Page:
IRELAND: Cooley up in FY, looking for distributing muscle
Cooley Distillery has posted a healthy rise in sales and profits for 2006, but has warned that 2007 will be "a harder year". At the same time, the company's head issued a 'come-and-join-me' to a larger partner.
The independent Irish distiller, which is publicly-owned but unlisted, said today (16 August) that sales in 2006 rose by 27%, reaching EUR11.7m (US$15.8m). Operating profit increased by 26% on 2005, coming in at EUR1.67m.
Speaking to just-drinks, company chairman John Teeling said: "2006 was a good year for us. We had a number of new ventures starting up - the most obvious one was (Irish Whiskey brand) Michael Collins, a Sidney Frank-marketed product for the US.
"We took alot of sales in the last four months of 2006. That was a big boost to us for the year."
Looking forward, however, Teeling said that 2007 will struggle to perform as well as last year. "It'll be tougher," he said. "We're not going to get any more benefit from Michael Collins if the pipeline is filled. We will be extremely lucky to meet last year's figures, because there's no pipeline filling and we don't have any other new own label customers coming on-stream.
"This is a harder year for us, because we are building better foundations."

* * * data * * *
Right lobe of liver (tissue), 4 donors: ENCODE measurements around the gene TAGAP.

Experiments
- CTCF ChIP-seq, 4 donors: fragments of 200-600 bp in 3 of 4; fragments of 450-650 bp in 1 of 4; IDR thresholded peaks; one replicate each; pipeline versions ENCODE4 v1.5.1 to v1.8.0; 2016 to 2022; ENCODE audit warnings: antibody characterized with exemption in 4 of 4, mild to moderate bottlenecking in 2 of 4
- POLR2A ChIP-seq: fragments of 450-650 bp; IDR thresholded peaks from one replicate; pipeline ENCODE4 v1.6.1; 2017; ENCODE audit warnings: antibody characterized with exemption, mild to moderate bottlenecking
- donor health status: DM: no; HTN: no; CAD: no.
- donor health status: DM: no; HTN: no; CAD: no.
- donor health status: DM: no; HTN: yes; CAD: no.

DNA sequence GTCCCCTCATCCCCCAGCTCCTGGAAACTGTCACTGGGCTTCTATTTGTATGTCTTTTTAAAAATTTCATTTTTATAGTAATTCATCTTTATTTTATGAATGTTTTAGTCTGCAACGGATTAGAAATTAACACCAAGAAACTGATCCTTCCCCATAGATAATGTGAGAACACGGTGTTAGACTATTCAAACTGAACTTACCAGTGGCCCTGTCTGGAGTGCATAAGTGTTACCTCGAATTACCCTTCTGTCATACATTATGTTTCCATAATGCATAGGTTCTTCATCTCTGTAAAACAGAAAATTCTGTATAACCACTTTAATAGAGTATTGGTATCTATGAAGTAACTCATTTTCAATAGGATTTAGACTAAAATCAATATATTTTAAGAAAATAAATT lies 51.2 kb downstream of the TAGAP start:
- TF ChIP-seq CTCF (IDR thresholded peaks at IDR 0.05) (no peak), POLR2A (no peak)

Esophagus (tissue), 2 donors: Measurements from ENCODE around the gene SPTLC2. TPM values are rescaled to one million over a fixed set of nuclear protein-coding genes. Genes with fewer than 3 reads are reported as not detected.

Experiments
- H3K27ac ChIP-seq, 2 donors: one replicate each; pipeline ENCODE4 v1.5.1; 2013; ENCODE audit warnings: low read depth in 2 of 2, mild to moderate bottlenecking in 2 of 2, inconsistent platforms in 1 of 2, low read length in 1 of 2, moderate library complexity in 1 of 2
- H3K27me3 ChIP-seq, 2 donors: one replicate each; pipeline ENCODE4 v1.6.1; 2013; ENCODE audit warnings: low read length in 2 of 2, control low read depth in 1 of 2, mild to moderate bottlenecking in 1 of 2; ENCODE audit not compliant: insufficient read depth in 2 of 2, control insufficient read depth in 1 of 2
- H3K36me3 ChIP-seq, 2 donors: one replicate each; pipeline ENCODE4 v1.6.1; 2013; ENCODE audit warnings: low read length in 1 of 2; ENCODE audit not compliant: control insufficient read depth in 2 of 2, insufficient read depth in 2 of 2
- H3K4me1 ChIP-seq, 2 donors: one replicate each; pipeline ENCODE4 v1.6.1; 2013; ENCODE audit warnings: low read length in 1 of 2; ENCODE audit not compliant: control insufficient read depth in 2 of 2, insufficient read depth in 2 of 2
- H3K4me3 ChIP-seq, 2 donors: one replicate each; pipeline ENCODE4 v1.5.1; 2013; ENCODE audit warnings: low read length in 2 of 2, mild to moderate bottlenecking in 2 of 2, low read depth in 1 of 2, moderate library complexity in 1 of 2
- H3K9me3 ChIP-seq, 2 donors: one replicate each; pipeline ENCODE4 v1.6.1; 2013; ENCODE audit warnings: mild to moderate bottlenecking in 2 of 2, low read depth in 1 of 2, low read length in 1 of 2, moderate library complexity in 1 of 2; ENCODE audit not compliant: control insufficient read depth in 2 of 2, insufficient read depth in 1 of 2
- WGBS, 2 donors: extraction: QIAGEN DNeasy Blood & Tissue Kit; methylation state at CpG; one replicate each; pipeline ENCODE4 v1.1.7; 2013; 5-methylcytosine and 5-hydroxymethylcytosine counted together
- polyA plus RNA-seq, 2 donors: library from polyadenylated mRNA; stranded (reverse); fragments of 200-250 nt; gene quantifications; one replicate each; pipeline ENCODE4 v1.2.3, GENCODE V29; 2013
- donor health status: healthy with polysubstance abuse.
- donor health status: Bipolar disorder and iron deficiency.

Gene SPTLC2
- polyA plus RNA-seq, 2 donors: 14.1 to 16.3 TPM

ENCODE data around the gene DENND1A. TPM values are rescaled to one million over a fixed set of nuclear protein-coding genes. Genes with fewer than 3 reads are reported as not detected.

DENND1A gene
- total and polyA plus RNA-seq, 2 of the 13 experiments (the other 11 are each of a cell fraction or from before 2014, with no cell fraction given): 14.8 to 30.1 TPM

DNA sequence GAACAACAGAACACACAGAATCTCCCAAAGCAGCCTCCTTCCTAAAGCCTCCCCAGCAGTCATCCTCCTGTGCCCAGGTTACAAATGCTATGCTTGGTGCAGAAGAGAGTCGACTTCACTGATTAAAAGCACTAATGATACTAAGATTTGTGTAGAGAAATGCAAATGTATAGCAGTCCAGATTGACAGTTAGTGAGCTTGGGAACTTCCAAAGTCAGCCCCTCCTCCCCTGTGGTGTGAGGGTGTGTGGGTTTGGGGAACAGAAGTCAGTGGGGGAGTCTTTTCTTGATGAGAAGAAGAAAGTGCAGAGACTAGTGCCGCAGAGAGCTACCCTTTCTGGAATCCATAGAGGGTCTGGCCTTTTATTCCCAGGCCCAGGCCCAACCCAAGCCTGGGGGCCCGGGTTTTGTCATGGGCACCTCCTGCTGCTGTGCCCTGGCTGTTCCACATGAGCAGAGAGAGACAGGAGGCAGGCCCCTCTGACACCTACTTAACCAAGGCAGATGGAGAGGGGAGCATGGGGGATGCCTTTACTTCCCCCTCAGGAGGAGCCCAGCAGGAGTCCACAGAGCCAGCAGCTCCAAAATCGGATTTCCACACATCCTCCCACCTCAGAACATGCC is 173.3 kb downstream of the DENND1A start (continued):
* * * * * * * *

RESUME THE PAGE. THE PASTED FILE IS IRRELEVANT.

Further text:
When speaking to just-drinks, Teeling dismissed suggestions that the company look to list in the near future. "I would be afraid of taking the company public at the moment because it would be taken over at a cheap price," he said, "absolutely no doubt at all. If we go public, we would like to stay part of it.
"I would like a big partner, because I'm really struggling with the route to market," he continued. "There are very few potential partners that are of any use to me. I have to have a partner with distribution above all else. The ones that are out there have decided for one reason or another that they don't want to be in Irish whiskey.
"We are selling sales 200,000 cases a year. I am distilling 600,000 cases a year, and for this business to work has to sell 500,000 cases. We're the only alternative - you have Diageo and Pernod and absolutely nobody else (in Irish whiskey)."
The board of directors controls over 50% of the company with the rest held by around 320 shareholders.
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